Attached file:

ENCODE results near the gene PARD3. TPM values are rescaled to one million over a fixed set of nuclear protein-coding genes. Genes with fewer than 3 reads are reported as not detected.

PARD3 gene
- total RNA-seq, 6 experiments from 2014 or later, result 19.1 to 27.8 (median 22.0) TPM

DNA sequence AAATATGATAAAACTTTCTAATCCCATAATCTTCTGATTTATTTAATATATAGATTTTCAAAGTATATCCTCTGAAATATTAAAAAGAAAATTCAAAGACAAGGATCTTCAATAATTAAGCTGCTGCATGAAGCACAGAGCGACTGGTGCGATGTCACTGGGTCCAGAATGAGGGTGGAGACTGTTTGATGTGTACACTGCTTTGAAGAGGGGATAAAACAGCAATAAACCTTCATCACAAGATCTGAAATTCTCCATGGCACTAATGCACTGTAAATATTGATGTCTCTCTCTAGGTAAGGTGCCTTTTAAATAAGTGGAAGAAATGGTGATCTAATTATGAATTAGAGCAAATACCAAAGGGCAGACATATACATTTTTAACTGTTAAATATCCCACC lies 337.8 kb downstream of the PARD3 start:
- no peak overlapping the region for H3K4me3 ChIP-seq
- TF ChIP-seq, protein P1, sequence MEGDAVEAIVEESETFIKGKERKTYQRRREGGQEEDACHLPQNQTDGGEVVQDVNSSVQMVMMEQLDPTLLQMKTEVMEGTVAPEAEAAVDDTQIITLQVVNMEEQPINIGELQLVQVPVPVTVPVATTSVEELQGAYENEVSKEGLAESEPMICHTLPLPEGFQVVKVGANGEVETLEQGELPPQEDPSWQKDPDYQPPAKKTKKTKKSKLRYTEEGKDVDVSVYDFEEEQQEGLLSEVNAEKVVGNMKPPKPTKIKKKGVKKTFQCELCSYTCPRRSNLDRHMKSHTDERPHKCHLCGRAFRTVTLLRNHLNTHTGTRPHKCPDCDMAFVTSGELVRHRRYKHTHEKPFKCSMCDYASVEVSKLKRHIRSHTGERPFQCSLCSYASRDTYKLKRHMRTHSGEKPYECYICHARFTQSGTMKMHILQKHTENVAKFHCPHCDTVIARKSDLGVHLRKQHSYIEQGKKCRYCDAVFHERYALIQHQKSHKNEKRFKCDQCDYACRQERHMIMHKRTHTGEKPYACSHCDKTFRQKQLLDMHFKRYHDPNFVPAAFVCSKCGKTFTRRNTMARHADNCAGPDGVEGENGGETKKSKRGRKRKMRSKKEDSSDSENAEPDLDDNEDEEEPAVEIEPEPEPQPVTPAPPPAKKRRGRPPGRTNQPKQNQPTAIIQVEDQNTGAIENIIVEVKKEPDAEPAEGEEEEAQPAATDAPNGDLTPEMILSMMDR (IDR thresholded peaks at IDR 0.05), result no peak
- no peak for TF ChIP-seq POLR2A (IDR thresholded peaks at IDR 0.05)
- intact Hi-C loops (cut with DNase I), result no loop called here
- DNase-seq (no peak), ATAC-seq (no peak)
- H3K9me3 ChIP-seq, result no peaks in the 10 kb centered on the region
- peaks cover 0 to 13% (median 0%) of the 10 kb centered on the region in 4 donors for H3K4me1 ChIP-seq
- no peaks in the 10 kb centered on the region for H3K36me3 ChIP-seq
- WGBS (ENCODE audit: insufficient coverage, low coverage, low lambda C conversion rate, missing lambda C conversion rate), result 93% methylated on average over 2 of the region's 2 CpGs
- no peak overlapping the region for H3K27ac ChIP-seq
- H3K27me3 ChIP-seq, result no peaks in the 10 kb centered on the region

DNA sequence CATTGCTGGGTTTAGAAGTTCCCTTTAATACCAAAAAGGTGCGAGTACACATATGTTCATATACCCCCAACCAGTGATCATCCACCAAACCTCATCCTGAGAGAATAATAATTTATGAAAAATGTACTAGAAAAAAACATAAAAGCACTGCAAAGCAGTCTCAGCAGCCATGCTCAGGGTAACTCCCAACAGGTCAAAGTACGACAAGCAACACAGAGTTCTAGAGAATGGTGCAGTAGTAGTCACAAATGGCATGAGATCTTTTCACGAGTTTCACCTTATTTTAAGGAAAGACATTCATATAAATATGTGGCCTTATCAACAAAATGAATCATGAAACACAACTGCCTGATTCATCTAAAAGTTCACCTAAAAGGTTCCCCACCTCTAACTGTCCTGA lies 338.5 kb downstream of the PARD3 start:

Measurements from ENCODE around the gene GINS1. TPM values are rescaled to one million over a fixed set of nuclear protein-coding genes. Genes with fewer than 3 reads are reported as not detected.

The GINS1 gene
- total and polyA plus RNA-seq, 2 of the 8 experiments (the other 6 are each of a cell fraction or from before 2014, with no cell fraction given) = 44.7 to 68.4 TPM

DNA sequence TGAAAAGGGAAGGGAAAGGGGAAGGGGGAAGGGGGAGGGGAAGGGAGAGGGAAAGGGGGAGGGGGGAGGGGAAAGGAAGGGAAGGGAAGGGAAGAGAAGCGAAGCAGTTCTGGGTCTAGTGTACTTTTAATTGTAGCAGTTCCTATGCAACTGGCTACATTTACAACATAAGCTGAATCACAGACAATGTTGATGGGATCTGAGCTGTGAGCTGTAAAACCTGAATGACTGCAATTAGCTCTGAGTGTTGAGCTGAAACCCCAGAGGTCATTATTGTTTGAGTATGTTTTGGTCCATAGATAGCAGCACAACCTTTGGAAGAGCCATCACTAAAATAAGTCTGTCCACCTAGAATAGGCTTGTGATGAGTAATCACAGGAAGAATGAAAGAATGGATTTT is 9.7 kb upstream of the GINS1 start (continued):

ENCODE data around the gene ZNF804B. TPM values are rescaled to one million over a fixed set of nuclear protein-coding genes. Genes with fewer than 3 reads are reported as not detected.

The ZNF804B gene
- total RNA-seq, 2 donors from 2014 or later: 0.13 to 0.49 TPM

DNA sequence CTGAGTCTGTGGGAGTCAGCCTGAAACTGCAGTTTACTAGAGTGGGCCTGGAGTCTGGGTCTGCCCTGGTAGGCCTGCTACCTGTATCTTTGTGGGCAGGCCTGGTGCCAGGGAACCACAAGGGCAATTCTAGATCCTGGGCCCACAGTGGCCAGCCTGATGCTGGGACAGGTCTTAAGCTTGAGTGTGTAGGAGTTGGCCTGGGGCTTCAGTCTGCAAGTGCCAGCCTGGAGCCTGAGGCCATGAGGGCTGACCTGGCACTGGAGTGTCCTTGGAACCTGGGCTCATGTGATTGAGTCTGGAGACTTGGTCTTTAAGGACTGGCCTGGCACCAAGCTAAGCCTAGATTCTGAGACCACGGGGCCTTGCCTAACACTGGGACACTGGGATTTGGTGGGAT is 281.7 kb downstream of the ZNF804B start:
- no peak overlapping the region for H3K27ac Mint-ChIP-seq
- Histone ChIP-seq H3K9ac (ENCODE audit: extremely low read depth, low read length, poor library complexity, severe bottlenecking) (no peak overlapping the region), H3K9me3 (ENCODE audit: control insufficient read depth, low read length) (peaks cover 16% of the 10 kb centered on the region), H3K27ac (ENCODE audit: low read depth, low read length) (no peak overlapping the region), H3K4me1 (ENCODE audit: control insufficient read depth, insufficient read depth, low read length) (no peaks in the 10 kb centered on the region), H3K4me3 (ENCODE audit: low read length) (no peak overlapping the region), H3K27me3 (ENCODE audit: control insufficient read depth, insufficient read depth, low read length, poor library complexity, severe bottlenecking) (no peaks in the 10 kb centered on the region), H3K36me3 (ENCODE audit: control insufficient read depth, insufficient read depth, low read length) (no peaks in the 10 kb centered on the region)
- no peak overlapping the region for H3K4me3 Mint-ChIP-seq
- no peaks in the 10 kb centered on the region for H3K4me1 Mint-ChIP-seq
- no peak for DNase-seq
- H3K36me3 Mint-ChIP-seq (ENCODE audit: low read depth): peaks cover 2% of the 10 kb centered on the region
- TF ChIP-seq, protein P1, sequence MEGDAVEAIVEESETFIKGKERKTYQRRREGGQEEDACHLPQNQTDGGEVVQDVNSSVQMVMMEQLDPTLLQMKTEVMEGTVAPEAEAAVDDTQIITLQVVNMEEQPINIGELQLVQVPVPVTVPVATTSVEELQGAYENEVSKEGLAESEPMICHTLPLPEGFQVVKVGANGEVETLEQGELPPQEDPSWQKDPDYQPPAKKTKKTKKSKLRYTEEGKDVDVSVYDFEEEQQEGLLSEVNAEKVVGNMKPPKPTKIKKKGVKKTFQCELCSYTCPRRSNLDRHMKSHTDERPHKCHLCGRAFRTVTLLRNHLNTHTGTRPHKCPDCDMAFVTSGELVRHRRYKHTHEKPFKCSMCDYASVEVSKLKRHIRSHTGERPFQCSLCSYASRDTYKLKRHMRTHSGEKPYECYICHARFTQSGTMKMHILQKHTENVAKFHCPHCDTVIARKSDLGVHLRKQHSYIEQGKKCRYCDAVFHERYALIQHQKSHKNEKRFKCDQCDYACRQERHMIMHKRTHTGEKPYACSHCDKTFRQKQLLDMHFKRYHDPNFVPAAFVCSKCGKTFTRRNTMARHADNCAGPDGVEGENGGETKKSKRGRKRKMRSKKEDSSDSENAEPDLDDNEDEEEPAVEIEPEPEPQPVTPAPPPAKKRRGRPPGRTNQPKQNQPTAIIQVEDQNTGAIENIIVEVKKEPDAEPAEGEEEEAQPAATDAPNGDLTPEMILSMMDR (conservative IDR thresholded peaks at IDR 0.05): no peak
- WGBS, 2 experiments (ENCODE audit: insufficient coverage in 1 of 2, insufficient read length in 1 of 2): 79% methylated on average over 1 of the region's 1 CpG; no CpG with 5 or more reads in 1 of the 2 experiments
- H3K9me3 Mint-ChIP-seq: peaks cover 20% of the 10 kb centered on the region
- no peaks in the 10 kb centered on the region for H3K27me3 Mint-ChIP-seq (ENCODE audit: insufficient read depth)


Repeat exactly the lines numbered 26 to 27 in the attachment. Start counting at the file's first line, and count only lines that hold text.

- Histone ChIP-seq H3K9ac (ENCODE audit: extremely low read depth, low read length, poor library complexity, severe bottlenecking) (no peak overlapping the region), H3K9me3 (ENCODE audit: control insufficient read depth, low read length) (peaks cover 16% of the 10 kb centered on the region), H3K27ac (ENCODE audit: low read depth, low read length) (no peak overlapping the region), H3K4me1 (ENCODE audit: control insufficient read depth, insufficient read depth, low read length) (no peaks in the 10 kb centered on the region), H3K4me3 (ENCODE audit: low read length) (no peak overlapping the region), H3K27me3 (ENCODE audit: control insufficient read depth, insufficient read depth, low read length, poor library complexity, severe bottlenecking) (no peaks in the 10 kb centered on the region), H3K36me3 (ENCODE audit: control insufficient read depth, insufficient read depth, low read length) (no peaks in the 10 kb centered on the region)
- no peak overlapping the region for H3K4me3 Mint-ChIP-seq